An Interview with Joy – Philosophy, Practice, and Hopes for Her Community | TriBalance
Joy

An Interview with Joy – Philosophy, Practice, and Hopes for Her Community


We can all agree that we love Tribalance, but it wouldn’t be Tribalance without its lead teacher, Joy. You may have heard her shouting, “Do it because you can!” during a Saturday morning hot class. Or maybe she was a shoulder to lean on during a dramatic Mercury retrograde. Whatever your reason, if you are a member of the Tribalance community, you have at least heard whispers of Joy. If you haven’t, this excerpt from an interview I conducted will give you insight into Joy’s philosophy, practice, and the hopes she has for her community.

Andrew: So we can start with a simple question. If you had to pick your favorite yoga pose what would you choose and why?

Joy: I used to love to do transverse lunge even before I knew it was a yoga pose. I love the stretch and the feel of it. But there are so many poses I love. Triangle, pigeon, half-moon.

Andrew: You’ve been doing yoga for a while so you know these poses and their significance, but for others yoga can seem intimidating. What would you tell someone coming into a class for the first time. And what can yoga do for them?

Joy: I feel like people come to yoga for so many different reasons. Some people come for a physical injury, and they know yoga will help them. Or people know that yoga can help prevent injury, or get them more loose. Some people come to yoga because they hope it will help them to relax and de-stress, and the amazing thing is that yoga does all of that and so much more.

Andrew: And what is that ‘so much more?’

Joy: The ‘so much more’ is the space that yoga provides for you to peel off the expectations, to peel off the labels, to put everything you’re carrying aside for an hour and then when you try to pick it back up, it doesn’t look the same. Whatever you were carrying that felt so heavy, whatever was stressing you out, that felt so big… isn’t so big, and it isn’t so heavy. We put life back into perspective. The beauty is that simplicity. The more profound thing as a yoga teacher is to watch yoga change people, by changing how they treat themselves. The more kind and gentle people are with themselves, the more everything starts to shift and fall into place.


Whatever you were carrying that felt so heavy, whatever was stressing you out, that felt so big… isn’t so big, and it isn’t so heavy. We put life back into perspective.


Andrew: Nicely put. Now we have the space to move on to a racy question, and get a little scandalous…can you tell us a little about your tattoos?

Joy: Andrew! (both laugh) ….No

Andrew: Okay okay okay, I thought I’d try. You seem to be so passionate about yoga, but has teaching always been your dream job? How did you get to this place in your life?

Joy: I think I was in high school, I had an eating disorder, and I was always into health and wellness… but I wanted to create an environment where it was a fitness or wellness center of some kind where we could do community outreach. So we could reach out to kids who had self-esteem issues, to kids who didn’t have a healthy environment to plug into. And we are still trying to create more and more of that here. We do work with kids, teens, and special populations but there is such a big need. We have barely scratched the surface of it. But that’s always been my dream. And when I took my first yoga class when I was 24, I thought, yoga is the way to reach out to people.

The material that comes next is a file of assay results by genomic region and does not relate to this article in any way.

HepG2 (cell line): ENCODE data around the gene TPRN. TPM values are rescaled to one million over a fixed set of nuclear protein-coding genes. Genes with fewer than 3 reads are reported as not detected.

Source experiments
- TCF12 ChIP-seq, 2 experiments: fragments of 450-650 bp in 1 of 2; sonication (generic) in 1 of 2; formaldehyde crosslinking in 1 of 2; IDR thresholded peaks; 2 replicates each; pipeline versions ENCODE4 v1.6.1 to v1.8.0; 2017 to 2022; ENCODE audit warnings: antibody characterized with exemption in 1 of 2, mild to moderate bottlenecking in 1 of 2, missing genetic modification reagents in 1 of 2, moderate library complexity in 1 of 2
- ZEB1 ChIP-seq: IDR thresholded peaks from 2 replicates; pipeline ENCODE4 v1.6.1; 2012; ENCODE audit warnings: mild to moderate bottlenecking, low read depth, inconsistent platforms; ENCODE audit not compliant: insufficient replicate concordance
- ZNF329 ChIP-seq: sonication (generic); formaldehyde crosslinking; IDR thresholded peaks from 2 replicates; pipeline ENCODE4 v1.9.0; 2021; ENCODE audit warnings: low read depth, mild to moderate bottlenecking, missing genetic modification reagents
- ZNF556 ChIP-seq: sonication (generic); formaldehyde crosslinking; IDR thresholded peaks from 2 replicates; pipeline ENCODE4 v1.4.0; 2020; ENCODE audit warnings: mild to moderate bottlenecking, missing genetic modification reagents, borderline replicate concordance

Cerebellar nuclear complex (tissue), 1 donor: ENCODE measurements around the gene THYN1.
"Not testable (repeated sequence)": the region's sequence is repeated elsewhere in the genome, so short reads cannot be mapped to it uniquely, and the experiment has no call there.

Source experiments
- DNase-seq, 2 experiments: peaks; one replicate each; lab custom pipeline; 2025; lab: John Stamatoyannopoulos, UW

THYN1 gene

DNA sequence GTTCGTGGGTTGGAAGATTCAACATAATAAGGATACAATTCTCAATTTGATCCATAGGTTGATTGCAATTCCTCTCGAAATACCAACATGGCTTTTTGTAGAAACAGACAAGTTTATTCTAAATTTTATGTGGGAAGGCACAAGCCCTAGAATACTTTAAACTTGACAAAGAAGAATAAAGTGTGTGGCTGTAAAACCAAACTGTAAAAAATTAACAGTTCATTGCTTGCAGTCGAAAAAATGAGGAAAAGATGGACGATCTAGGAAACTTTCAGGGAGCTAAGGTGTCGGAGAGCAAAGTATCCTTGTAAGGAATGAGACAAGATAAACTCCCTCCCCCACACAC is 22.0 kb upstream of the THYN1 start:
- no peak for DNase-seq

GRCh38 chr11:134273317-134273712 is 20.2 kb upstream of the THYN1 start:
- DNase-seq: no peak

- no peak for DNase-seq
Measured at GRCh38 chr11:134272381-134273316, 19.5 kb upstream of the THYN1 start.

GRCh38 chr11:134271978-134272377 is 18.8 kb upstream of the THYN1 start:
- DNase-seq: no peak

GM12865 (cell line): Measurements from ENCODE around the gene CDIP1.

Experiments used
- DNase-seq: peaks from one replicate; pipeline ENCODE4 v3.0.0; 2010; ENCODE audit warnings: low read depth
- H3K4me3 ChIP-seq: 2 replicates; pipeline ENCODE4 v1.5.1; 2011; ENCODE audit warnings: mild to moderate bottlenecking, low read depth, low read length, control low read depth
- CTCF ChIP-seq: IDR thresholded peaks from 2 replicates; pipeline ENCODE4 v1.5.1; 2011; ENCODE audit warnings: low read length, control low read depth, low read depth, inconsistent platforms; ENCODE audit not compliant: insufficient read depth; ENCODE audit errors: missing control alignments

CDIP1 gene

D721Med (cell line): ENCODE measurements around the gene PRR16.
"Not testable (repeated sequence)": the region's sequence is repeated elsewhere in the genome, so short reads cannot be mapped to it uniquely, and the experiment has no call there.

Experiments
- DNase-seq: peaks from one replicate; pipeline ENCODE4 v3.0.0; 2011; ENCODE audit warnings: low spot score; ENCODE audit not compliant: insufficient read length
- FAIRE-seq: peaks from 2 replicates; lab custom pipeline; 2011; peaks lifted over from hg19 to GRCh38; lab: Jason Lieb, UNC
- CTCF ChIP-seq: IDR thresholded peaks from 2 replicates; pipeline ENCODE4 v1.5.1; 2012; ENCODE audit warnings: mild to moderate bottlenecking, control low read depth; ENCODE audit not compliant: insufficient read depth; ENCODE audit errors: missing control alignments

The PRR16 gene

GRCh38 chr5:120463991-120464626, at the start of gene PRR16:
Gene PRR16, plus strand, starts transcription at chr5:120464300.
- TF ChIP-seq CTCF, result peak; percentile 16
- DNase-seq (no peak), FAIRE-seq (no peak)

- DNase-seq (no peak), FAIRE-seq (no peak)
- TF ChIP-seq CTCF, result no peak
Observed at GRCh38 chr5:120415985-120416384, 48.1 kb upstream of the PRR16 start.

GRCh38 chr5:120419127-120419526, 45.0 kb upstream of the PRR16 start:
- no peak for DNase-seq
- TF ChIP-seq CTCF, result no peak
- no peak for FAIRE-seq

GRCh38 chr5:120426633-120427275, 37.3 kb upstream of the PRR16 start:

Andrew: And you have reached out so much. Obviously you do a lot of work, and that hard work pays off. Yoga is a complete practice that focuses on the mind, body, and spirit. When we think, we use our heads. When we feel, we use our hearts. And when we are being, we use our belly and our breathe…at this point in your life, where would you say you spend the most time?

Joy: Hmm. Well, I think you live between all of them. You try and control your thoughts as best you can, because otherwise they will control you. I try to breathe. One of the best things I ever read was in Iyengar’s Light on Life book, where he said that when you exhale, especially when you are stressed, you release your ego, and you can connect to your heart. So as soon as that emotional reaction wants to occur, you just breathe. You take those ten deep breathes that your mother told you to take and you release your ego. All of a sudden you plug back in to your heart and you can make a better decision. So I feel like yoga has helped me to really slow down, and not react so much.

Andrew: And that seems to be the key to healing, the connection between all of the parts.

Joy: You stop carrying the burdens of the world. You do all you can, and then you just listen. That’s another great line in Krishnamacharya’s book, if you remember. When the student comes to you and they’re like, “can you help me with this”, “can you fix this” , “can you help me with that”, he says the only response you can truly give is, “I can care.”

Andrew: I can care. Its up to the student to do the work and heal.

Joy: I can care. You can care, and you can listen. You can’t fix things for other people, because that’s stealing from their journey. You give them the tools to heal themselves, and you care.